Ancient Worlds: An Epic History of East and West by Michael C. Scott

Ancient Worlds Michael Scott

Rating: 3 Stars ★★★☆☆

The ants were as big as wild foxes and they bored tunnels into the earth, mole-like, excavating soil into towering piles on the surface.

About

With stunning range and richness Ancient Worlds illustrates how the great powers and characters of antiquity shared ambitions and crises, ways of thinking and forms of governing: connections that only grew stronger over the centuries as political systems evolved, mighty armies clashed, universal religions were born and our modern world was foreshadowed.

Scott focuses on three epochal ‘moments’ across the ancient globe, and their profound wider significance: from 509-8 BCE (birth of Athenian democracy and Rome’s republic, also the age of Confucius’s teachings in China); to 218 BCE (when Hannibal of Carthage challenged Rome and China saw its first emperor); to 312 CE, when Constantine sought to impose Christianity on the Roman world even as Buddhism was pervading China via the vast trading routes we now know as the ‘Silk Roads.’

Review

A lot of histories about that time are focussed on the Greeks or on the Roman empire. This book, however, sets out to show the connections between east and west in the ancient world. The focus is mainly on ancient Rome, China, India and Armenia.

Within decades this network connected China (from the massive ‘nine markets’ within the new Han capital at Chang’an) to Tyre (ancestral hime of the Carthaginians on the eastern shores of the Mediterranean), and eventually to Rome. It would become known, in honour of the principal good that it carried, as the Silk Roads.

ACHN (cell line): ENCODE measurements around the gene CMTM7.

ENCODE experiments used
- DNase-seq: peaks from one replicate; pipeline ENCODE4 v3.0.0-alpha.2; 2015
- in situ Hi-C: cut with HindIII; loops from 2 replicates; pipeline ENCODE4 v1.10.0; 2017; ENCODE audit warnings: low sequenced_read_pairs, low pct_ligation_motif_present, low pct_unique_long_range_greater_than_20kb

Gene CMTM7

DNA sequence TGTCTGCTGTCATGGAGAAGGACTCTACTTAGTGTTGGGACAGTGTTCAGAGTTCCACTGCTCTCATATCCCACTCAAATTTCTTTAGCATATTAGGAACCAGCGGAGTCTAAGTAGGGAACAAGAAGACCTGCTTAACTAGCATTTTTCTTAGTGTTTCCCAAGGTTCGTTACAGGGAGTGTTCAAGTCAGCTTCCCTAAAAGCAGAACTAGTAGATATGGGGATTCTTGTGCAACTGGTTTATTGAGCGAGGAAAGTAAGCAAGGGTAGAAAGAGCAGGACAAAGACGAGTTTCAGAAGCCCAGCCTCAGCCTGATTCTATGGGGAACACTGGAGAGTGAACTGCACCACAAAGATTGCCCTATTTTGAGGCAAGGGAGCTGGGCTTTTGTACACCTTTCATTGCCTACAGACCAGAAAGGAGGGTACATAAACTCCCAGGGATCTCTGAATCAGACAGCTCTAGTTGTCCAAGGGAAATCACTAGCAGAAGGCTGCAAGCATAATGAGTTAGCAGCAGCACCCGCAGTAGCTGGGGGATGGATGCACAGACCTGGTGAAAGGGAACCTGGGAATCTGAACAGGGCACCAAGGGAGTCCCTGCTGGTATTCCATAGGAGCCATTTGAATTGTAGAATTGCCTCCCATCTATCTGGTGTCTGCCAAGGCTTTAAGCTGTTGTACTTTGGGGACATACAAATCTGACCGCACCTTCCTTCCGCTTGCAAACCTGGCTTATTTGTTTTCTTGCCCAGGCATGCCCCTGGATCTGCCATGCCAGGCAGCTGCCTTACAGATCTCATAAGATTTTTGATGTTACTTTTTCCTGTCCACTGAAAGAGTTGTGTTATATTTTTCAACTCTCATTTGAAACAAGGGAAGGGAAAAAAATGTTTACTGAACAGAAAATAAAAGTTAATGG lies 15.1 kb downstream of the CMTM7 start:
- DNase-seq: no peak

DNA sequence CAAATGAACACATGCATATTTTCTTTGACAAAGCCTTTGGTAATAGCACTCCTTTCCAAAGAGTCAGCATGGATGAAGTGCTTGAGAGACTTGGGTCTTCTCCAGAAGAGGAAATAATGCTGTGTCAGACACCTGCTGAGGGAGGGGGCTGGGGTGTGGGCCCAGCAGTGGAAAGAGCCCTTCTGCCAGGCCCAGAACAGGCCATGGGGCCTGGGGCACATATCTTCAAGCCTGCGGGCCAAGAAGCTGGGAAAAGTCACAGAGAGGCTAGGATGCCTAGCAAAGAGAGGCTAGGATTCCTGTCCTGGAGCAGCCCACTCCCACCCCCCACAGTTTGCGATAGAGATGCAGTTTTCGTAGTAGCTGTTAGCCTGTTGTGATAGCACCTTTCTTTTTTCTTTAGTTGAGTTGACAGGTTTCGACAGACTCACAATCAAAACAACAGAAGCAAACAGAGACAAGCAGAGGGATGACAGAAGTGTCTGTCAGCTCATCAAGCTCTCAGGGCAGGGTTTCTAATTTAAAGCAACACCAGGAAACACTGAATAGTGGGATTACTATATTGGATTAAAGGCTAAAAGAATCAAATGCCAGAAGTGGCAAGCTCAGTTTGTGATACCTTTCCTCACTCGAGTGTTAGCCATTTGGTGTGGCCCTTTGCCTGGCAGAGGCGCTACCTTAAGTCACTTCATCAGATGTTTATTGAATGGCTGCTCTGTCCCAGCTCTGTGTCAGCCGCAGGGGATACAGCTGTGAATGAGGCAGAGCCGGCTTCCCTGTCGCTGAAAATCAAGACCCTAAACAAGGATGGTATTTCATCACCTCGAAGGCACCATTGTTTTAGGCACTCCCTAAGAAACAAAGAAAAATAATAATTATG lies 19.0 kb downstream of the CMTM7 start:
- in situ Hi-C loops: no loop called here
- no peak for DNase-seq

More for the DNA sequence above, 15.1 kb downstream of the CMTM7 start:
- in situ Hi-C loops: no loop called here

The book is split into three parts:

  • Part I: the emergence of ideas that would shape history for years to come
  • Part II: the impressive personalities that put their stamp onto the ancient world
  • Part III: the connection between the emerging world religions and politics

Michael Scott shows parallel developments in east and west. From personalities like Hannibal and the first Chinese emperor who put their respective stamps on their worlds to the emergence of ideas such as democracy, Confucianism, Christianity and Hinduism.

This is a moment in human history (from the end of the third century BCE to the middle of the second) when a handful of rulers and military commanders from the Mediterranean, across Asia and all the way to China – many of them notably young – marched, sailed, fought, schemed, ruled and died in their quest to redraw the maps of their dominions, carve out new territories and secure themselves against extinction.

It was fascinating to read about similar developments across the ancient world and, particularly, about what happened in other countries during the time of the Roman empire. However, I wish the book hadn’t been so short. I finished it wishing there had been more depth.

Sure, the time covered is huge, so the author had to make a choice about what to cover and choosing the three areas as he does makes sense. Still, there are many historical gaps between those times and, particularly with the histories of not so well-known ancient civilizations such as Bactria, it would have helped to have more context.

Conclusion

A fascinating connection of the ancient history of east and west, though too short in parts.

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